Forward Jesus Ferreira made 33 appearances and logged over 2,400 minutes last season for FC Dallas… as an 18-year-old; he scored 8 goals and had 6 assists. Midfielder Brenden Aaronson was also 18 for the entirety of last season and he got over 1,700 minutes in 28 appearances for the Philadelphia Union. Left back Sam Vines is 20 and logged over 2,100 minutes for Colorado Rapids a season ago. Midfielder Jackson Yueill is 22 and will cross the 5,000-minute threshold for San Jose Earthquakes on opening day.

Every one of those players started and played well on Saturday. As noted in the recap, the interplay was far more cohesive and fluid than January friendlies of years past, and that’s a testament to, among others, this group of talented professionals who have all found their way at the club level at a very young age.

What did we learn about USMNT during Nations League?

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The inaugural Nations League group stage is complete, and the U.S. men’s national team managed to finish top of Group A (on the final day of play) and secure its place in the semifinals next June.

[ MORE: USMNT cruises past Cuba to reach Nations League semis ]

So, what did we learn from the final four (semi-competitive) games of 2019?

No matter the competition, the chance creation isn’t there

Inevitably, eventually, the USMNT ends up attacking its opponents in one of two ways: with long, direct balls up to the forward line, or exclusively through wide attackers and constant crosses into the box. In beating Canada and Cuba by a combined score of 8-1 during this international window, Gregg Berhalter’s team relied almost exclusively on these “tactics.” Predictably, it’s also the default setting when facing tougher competition, such as Mexico and Uruguay earlier in 2019.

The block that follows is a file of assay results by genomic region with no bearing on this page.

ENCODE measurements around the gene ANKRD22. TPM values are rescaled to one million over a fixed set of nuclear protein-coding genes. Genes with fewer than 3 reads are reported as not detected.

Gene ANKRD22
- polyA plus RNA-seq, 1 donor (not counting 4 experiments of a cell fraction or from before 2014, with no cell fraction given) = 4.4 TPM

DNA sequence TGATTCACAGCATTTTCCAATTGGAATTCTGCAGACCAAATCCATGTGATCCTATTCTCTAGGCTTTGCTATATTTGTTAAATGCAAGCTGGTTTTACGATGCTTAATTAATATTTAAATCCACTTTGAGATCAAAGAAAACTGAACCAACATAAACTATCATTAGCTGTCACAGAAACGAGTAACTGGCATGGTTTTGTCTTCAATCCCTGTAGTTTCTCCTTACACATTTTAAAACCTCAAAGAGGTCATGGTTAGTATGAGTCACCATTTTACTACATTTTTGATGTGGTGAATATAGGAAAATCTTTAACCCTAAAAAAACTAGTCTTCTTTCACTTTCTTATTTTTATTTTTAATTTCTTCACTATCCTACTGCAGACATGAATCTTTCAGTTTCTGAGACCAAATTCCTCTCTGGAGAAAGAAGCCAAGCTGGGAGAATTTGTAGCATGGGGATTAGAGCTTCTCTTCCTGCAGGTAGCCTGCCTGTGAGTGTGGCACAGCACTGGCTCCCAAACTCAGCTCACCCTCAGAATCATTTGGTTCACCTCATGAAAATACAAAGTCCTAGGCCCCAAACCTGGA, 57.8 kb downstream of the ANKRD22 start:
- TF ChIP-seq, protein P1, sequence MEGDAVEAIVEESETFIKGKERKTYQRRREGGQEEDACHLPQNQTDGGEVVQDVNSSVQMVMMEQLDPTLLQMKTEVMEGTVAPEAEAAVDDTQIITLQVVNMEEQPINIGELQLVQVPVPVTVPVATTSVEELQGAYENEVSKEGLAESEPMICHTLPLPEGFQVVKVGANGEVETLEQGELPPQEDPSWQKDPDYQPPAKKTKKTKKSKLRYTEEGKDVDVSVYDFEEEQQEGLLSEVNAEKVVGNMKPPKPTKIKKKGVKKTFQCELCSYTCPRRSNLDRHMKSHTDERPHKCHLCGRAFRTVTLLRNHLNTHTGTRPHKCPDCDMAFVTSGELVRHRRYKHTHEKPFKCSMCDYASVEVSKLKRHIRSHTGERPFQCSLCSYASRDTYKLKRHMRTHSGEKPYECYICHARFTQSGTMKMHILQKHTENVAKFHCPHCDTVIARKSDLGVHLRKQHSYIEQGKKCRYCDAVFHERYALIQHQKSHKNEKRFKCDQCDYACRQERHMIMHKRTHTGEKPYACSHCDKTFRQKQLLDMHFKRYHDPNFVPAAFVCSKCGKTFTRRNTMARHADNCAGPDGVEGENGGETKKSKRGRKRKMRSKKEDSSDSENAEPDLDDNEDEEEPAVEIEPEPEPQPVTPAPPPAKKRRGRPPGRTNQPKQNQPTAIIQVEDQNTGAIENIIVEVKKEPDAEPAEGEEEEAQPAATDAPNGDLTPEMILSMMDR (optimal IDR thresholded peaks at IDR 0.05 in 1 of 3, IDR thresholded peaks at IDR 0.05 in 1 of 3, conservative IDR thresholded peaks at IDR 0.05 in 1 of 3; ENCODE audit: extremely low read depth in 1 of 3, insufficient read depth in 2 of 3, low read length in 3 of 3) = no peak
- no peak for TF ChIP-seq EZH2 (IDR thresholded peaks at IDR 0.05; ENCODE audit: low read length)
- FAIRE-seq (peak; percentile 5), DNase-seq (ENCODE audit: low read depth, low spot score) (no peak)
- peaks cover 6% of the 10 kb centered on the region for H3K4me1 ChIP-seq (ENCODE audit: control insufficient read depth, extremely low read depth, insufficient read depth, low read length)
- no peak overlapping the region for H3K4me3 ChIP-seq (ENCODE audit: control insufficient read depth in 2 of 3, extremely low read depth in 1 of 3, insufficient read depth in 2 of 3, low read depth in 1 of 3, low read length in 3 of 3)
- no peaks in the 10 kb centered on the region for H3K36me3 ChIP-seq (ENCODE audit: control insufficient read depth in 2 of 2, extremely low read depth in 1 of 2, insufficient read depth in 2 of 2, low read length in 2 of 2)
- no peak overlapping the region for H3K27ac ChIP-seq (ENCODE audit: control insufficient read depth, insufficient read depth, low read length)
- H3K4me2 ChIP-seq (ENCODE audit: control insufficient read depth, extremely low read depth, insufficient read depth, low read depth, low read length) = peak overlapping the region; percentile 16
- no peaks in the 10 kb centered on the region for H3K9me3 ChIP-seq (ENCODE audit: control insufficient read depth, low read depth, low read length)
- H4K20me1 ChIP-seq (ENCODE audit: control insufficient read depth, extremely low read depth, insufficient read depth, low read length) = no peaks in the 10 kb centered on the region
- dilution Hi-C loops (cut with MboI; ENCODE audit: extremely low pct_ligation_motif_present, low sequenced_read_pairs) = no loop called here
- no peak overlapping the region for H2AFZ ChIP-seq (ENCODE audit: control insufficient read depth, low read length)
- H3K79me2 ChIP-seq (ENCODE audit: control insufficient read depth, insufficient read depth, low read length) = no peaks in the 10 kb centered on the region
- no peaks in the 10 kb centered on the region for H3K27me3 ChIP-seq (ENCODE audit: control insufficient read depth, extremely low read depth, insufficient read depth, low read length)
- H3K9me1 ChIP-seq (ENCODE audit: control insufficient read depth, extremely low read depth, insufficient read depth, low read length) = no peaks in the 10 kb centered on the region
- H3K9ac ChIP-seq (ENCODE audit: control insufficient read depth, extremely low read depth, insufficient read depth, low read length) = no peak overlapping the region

Neither of those plans are bad plans, per se, only neither of those plans are what the federation has pursued as its stated goal for the last decade: possession-based soccer featuring ample chance creation from midfield.

Five coaches have taken charge of the USMNT this decade, all with varying levels of promising the above stylistic improvements. Upon completing the USMNT’s final game of the decade, it’s fair to say that all five failed.

The worst part of all is that the presence of Christian Pulisic hardly cures anything. Sure, he’s the craftiest attacking player the U.S. has ever produced, but even a primary playmaker like Pulisic requires a stable midfield behind him to filter the ball upfield and give him a stage on which to perform. Weston McKennie was stellar against Canada on Friday, but he’s proven that, at just 21 years old, he can’t be counted on to that degree game in and game out.

The good news: they’re both 21 years old and have north of 50 caps between them. One day — and it could come soon — everything should click for each of them, at which point we could see them move to operate at a totally different level.